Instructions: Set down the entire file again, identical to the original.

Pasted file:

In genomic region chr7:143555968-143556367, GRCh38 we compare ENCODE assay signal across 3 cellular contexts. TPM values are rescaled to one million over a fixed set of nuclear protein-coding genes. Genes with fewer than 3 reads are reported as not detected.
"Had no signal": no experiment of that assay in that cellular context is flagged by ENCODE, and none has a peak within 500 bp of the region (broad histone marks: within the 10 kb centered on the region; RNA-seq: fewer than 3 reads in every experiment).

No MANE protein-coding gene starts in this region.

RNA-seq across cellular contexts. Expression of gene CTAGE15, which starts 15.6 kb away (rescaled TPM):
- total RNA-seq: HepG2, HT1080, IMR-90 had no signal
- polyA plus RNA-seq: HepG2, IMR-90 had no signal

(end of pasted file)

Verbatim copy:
In genomic region chr7:143555968-143556367, GRCh38 we compare ENCODE assay signal across 3 cellular contexts. TPM values are rescaled to one million over a fixed set of nuclear protein-coding genes. Genes with fewer than 3 reads are reported as not detected.
"Had no signal": no experiment of that assay in that cellular context is flagged by ENCODE, and none has a peak within 500 bp of the region (broad histone marks: within the 10 kb centered on the region; RNA-seq: fewer than 3 reads in every experiment).

No MANE protein-coding gene starts in this region.

RNA-seq across cellular contexts. Expression of gene CTAGE15, which starts 15.6 kb away (rescaled TPM):
- total RNA-seq: HepG2, HT1080, IMR-90 had no signal
- polyA plus RNA-seq: HepG2, IMR-90 had no signal